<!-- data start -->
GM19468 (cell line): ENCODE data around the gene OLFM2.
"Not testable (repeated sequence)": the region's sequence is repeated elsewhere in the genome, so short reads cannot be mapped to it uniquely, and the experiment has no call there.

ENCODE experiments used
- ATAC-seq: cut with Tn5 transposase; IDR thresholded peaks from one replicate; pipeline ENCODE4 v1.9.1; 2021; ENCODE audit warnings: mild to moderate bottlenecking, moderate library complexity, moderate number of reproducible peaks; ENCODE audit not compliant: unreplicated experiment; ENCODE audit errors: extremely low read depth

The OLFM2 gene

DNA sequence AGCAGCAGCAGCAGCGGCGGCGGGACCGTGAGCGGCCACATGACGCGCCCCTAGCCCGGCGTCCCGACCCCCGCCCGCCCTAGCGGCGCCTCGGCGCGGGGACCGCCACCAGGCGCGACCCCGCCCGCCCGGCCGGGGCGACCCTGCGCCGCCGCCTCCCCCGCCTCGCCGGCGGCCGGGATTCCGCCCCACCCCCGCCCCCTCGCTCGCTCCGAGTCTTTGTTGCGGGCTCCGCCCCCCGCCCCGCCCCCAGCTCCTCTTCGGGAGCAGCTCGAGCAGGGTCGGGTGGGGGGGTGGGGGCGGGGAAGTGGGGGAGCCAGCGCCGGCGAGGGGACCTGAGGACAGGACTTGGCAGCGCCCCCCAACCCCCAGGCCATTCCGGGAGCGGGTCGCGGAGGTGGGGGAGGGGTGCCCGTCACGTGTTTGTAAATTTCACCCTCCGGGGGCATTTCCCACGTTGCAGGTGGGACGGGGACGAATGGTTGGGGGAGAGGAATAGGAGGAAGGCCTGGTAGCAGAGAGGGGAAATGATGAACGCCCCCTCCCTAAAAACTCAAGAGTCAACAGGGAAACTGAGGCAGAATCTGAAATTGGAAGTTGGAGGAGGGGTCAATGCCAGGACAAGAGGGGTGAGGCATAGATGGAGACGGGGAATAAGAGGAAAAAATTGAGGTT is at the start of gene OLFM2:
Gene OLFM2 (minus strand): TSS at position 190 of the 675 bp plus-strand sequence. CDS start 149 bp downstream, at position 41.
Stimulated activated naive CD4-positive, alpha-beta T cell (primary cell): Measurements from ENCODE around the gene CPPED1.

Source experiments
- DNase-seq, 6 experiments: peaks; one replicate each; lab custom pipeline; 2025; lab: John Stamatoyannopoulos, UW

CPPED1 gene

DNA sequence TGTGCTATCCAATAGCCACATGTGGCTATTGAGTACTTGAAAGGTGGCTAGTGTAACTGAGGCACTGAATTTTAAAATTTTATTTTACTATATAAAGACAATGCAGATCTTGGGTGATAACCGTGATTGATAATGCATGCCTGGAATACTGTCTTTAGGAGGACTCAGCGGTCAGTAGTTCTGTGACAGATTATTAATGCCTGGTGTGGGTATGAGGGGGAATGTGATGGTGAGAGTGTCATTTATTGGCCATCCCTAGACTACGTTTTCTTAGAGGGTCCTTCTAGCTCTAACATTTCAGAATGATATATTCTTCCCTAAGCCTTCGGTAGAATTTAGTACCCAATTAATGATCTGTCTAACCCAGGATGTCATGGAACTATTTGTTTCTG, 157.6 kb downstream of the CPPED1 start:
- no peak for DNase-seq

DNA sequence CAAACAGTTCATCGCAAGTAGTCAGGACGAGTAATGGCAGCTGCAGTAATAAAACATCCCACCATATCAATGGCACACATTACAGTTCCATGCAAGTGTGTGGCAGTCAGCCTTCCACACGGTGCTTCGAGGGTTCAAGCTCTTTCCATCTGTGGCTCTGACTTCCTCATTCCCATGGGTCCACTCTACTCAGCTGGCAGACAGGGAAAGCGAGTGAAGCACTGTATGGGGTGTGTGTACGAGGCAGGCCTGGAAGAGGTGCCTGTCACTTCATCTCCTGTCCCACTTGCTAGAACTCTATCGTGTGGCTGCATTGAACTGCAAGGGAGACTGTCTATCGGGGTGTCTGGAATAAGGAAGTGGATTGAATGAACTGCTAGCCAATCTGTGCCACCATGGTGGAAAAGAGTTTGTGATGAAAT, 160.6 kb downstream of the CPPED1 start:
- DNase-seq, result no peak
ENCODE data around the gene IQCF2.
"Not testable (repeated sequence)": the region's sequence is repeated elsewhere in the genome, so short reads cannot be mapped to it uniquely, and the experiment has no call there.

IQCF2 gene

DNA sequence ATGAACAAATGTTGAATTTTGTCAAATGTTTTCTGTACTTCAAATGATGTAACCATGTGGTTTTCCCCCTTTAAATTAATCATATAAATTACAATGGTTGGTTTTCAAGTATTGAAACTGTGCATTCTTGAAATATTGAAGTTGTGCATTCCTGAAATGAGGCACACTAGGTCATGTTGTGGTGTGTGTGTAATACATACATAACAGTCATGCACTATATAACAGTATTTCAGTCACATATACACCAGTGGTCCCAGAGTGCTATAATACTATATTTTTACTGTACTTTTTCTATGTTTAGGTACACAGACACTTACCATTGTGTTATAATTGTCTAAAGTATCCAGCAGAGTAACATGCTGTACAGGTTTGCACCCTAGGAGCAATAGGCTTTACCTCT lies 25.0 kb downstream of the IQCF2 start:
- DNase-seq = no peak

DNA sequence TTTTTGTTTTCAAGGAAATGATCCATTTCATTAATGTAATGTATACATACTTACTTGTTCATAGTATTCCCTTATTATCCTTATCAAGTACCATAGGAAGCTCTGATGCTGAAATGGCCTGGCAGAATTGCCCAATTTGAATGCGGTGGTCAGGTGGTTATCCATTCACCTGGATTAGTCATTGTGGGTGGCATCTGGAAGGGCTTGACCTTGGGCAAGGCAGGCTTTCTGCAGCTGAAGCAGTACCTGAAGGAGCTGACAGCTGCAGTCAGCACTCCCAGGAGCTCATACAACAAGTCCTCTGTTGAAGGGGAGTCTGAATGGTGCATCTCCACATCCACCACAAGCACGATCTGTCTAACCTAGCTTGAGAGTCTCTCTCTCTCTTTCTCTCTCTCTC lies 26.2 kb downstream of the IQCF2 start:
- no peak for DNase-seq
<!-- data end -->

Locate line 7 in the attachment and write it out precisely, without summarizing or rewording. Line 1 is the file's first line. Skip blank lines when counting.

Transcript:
Gene OLFM2 (minus strand): TSS at position 190 of the 675 bp plus-strand sequence. CDS start 149 bp downstream, at position 41.